Category Archives: Australian Winemakers

Aug 08 2015

Biodynamic Winemaker named Winemaker of 2016 by James Halliday’s Australian Wine Companion

Posted on August 08, 2015 | By merrill@cellarit.com

The uptake of organic and biodynamic winemaking practices is now a growing worldwide trend. Australian wine writer Max Allen recently reported that even in Marlborough, the epicentre for commercially grown sauvignon blanc, organic and biodynamic viticulture is being adopted on a large scale. (The Other Side of Marlborough by Max Allen, JancisRobinson, 3 August 2015).

The move away from chemically reliant farming strikes me as good news for both the consumer and the environment. Nigel Sowman, vineyard manager of Marlborough’s Dog Point, told Allen that organic conversion has been very important for improving quality and demand for his grapes.

Yangarra Estate wineryFor Yangarra, a 100 acre vineyard focussed exclusively on the varieties of the southern Rhone, a biodynamic approach has led to brighter fruit qualities in the wine, naturally lower alcohol levels and an overall impression of better ‘terroir’ or sense of place expression.

Fraser and Lane believe that improved vineyard health is another pleasing consequence of the rigours associated with acquiring and maintaining Biodynamic A certification. Because the use of industrially made chemicals is prohibited, promoting biologically rich soils and resilient vines are absolutely paramount for preventing and controlling disease.  More ethereal qualities, like positive energy and emotion emanating from the vineyard, are other fortunate by-products of a biodynamic approach according to the pair. (‘From the Earth’, Yangarra Estate, McLaren Vale, SA by The Wine Idealist, 25 July 2014)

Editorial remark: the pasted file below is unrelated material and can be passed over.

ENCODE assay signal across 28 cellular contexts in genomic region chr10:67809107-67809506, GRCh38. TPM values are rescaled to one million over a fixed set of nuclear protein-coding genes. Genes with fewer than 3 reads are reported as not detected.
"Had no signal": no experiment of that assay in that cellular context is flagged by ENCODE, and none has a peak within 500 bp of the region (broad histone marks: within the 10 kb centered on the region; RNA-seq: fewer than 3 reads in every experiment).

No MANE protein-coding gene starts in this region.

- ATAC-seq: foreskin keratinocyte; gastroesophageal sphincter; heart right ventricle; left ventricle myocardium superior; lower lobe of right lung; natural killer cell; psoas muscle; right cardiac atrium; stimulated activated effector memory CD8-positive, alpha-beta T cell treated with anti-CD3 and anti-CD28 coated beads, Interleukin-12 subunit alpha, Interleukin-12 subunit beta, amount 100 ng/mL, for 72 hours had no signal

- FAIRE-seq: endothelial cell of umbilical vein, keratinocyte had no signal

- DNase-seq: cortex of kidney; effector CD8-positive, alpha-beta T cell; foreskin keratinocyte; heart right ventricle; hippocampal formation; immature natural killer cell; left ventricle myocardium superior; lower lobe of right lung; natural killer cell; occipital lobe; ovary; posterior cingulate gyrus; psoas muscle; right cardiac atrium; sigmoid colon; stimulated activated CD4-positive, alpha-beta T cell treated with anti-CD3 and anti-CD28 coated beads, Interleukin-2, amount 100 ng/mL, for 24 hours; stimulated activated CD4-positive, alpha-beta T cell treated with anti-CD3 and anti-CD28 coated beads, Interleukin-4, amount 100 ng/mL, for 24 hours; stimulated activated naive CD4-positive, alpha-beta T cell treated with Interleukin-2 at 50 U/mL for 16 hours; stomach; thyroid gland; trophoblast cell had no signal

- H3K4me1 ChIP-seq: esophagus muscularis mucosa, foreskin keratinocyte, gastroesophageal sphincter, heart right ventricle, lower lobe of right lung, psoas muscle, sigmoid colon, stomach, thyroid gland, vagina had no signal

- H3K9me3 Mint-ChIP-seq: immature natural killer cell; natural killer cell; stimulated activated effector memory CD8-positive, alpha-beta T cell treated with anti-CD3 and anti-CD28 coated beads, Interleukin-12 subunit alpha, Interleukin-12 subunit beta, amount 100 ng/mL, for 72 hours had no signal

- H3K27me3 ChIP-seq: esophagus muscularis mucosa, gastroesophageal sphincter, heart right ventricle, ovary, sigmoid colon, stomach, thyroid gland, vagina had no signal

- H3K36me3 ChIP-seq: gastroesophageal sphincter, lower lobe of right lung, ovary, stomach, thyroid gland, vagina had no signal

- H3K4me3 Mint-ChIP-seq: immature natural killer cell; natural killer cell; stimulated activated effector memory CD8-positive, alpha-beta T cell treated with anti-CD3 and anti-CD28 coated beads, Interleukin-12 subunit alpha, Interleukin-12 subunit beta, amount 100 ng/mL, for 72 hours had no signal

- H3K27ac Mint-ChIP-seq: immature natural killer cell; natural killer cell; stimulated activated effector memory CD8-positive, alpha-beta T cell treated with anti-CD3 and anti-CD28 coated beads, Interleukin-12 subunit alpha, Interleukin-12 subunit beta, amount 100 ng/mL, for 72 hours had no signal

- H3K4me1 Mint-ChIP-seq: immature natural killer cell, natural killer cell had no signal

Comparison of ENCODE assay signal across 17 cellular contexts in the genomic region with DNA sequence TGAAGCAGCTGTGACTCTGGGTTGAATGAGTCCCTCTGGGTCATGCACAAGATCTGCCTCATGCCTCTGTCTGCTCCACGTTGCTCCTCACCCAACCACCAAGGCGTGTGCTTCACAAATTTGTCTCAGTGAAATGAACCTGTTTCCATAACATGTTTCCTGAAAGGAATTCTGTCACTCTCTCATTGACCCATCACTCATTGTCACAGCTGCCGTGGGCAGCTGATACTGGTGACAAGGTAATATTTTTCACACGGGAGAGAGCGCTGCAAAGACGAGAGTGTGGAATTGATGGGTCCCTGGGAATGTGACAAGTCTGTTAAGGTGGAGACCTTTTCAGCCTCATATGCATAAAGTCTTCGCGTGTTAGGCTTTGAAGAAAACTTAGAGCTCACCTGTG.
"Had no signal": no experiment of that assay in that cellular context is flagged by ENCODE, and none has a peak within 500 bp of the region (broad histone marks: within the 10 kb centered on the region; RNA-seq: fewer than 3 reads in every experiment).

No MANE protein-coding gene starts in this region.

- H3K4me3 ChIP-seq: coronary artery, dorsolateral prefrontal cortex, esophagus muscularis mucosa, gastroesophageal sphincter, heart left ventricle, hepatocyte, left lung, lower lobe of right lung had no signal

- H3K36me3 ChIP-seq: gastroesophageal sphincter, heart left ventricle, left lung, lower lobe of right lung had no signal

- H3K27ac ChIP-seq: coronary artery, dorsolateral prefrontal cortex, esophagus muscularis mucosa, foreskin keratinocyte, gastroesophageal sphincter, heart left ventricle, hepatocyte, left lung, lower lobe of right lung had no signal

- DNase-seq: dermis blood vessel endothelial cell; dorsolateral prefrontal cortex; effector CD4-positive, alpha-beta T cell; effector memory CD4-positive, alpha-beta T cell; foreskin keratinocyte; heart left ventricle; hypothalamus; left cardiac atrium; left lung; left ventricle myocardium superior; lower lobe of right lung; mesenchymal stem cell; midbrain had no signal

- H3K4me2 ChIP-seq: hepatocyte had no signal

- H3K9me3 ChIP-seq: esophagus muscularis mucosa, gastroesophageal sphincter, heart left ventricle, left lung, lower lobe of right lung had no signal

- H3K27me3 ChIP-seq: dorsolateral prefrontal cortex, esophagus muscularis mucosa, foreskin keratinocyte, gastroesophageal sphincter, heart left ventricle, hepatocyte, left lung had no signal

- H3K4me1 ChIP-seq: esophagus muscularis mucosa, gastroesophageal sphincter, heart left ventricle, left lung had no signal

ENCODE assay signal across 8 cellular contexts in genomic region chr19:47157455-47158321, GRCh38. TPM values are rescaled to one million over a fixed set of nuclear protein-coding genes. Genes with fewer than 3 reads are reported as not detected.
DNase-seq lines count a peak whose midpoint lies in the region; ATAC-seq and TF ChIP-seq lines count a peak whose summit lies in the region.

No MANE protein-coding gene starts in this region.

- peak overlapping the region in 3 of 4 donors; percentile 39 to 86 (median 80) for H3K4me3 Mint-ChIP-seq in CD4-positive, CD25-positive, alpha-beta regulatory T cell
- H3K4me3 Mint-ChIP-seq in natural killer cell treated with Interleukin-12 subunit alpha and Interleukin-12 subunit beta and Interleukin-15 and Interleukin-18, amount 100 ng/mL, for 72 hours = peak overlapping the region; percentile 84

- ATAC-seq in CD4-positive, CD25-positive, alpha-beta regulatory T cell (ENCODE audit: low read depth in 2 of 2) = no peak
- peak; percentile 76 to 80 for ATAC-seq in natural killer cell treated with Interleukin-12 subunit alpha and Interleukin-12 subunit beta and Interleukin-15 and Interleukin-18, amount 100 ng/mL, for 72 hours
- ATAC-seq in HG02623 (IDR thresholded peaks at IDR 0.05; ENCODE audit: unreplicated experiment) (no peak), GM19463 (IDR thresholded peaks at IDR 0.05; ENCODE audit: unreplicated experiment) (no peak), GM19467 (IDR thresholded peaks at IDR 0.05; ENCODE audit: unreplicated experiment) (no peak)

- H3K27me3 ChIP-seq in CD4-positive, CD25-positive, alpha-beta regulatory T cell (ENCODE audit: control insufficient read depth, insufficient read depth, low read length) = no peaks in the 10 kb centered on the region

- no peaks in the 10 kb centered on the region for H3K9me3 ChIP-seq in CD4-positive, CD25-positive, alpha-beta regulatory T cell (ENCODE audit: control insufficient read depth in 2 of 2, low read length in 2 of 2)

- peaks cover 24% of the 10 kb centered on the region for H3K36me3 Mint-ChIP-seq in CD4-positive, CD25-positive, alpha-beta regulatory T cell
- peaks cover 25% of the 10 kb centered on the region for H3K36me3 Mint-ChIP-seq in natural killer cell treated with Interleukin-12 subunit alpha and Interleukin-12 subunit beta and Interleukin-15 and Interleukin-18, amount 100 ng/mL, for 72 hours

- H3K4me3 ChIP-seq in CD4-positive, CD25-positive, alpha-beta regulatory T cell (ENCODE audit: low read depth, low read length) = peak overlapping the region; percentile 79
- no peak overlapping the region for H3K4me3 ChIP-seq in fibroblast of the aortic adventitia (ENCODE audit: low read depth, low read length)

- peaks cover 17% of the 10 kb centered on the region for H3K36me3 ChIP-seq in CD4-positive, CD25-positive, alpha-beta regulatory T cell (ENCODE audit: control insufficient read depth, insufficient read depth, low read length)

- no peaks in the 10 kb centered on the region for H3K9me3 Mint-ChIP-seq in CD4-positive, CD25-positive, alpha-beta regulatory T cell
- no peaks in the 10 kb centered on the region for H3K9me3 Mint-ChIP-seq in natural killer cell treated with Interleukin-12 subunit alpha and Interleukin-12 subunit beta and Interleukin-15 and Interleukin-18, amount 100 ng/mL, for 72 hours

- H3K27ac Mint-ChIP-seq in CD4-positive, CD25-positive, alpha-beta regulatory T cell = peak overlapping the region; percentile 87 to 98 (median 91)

Happy vines make happy wine!

by Merrill Witt, Editor

Photo Credit: Yangarra Estate

 

 

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Sep 09 2011

Wolf Blass: The man behind the famous label

Posted on September 09, 2011 | By merrill@cellarit.com

I recently had the good fortune to attend a cocktail party at a beautiful harbourside Sydney mansion for the launch of the current release of the Wolf Blass luxury collection: the Gold, Grey, Black and Platinum labels.

The line-up of wines was excellent with the sublime Platinum Label Shiraz 2008 Grange-like in the complexity and depth of its bouquet. But the real highlight of the evening was the chance to listen to the entertaining musings of the very dapper 77 old Wolf Blass, who is still a roving international ambassador for the brand.

I went home with a copy of Wolf Blass’ biography, Wolf Blass: Behind the Bow Tie, by Liz Johnston. The book proved a fascinating read. Apart from providing a very entertaining history of a German immigrant generally regarded as “larger than life,” the book offered some very interesting insights into the Australian wine industry and Blass’ very important contribution to its development.

Blass’ business success is legendary. His winery, which began in a Barossa Valley tin shed in 1973, became Australia’s number one wine brand by value and volume in 2003. Today it one the jewels in the Treasury Estate (formerly Foster’s) portfolio with production in excess of 70 million bottles a year.

And by any standard, Blass is also one of Australia’s greatest marketers. The ingenious colour coding of the Wolf Blass range, for example, still sets the brand apart for the ease with which it guides consumer access to high quality products as various price points. Johnston describes Blass’ very German penchant for discipline and order, and indeed the clever branding of his wines reminds me of Mercedes Benz with its A to S Class series.

In a country famous for shooting down its tall poppies, Blass fearlessly embraced self-promotion, proudly wearing the “Australia … Read the rest